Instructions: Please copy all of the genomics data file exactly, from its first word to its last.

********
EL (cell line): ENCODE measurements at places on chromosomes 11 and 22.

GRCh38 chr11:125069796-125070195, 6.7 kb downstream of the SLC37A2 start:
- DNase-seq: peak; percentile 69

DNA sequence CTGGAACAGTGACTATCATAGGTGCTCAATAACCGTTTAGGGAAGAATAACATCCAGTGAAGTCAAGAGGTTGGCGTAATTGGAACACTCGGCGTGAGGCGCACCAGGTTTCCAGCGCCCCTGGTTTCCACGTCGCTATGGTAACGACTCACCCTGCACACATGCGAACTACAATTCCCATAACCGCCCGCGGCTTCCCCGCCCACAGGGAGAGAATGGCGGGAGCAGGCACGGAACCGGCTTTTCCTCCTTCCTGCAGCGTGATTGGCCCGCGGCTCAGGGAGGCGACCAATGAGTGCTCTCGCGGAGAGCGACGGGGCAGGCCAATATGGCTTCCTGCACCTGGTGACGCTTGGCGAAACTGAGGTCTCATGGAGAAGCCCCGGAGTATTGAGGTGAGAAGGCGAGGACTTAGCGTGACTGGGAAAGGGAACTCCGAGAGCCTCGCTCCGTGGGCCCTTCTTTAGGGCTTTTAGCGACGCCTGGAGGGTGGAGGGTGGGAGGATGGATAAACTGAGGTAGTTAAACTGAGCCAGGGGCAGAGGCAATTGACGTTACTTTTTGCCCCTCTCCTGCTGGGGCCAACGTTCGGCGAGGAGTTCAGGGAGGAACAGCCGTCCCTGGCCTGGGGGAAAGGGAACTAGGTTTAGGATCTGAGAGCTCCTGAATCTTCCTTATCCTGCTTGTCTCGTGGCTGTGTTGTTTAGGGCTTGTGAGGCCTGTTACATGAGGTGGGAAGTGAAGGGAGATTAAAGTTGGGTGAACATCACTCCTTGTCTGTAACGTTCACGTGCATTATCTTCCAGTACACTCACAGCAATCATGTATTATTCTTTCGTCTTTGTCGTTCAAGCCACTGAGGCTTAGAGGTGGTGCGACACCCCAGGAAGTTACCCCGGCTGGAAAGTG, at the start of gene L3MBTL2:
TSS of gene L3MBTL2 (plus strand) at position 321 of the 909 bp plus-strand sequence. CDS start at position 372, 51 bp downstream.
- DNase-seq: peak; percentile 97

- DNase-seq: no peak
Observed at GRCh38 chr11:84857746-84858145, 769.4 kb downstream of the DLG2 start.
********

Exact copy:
EL (cell line): ENCODE measurements at places on chromosomes 11 and 22.

GRCh38 chr11:125069796-125070195, 6.7 kb downstream of the SLC37A2 start:
- DNase-seq: peak; percentile 69

DNA sequence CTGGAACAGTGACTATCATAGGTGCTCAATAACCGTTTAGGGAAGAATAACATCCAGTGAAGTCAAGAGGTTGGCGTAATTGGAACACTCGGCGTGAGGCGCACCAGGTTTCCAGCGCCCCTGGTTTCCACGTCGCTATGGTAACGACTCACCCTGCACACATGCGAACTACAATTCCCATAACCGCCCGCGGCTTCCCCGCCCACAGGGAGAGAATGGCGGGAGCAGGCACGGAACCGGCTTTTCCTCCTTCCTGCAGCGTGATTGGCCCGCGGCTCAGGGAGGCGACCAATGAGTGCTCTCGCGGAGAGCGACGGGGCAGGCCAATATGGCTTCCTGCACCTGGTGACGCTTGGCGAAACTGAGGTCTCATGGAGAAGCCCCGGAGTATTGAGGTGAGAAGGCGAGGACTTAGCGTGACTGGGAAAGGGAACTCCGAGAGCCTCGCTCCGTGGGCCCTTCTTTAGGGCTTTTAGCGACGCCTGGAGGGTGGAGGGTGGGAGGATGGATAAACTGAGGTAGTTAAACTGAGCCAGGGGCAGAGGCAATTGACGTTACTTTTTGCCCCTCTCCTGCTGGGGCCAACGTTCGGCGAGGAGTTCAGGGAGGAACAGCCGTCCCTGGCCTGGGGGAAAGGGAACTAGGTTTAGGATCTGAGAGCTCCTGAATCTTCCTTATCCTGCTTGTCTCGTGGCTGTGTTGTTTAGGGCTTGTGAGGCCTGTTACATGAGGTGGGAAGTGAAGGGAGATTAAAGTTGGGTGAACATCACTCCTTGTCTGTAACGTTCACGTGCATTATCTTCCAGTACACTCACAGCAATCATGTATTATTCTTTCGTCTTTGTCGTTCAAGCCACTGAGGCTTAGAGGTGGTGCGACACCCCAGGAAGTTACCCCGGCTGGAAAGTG, at the start of gene L3MBTL2:
TSS of gene L3MBTL2 (plus strand) at position 321 of the 909 bp plus-strand sequence. CDS start at position 372, 51 bp downstream.
- DNase-seq: peak; percentile 97

- DNase-seq: no peak
Observed at GRCh38 chr11:84857746-84858145, 769.4 kb downstream of the DLG2 start.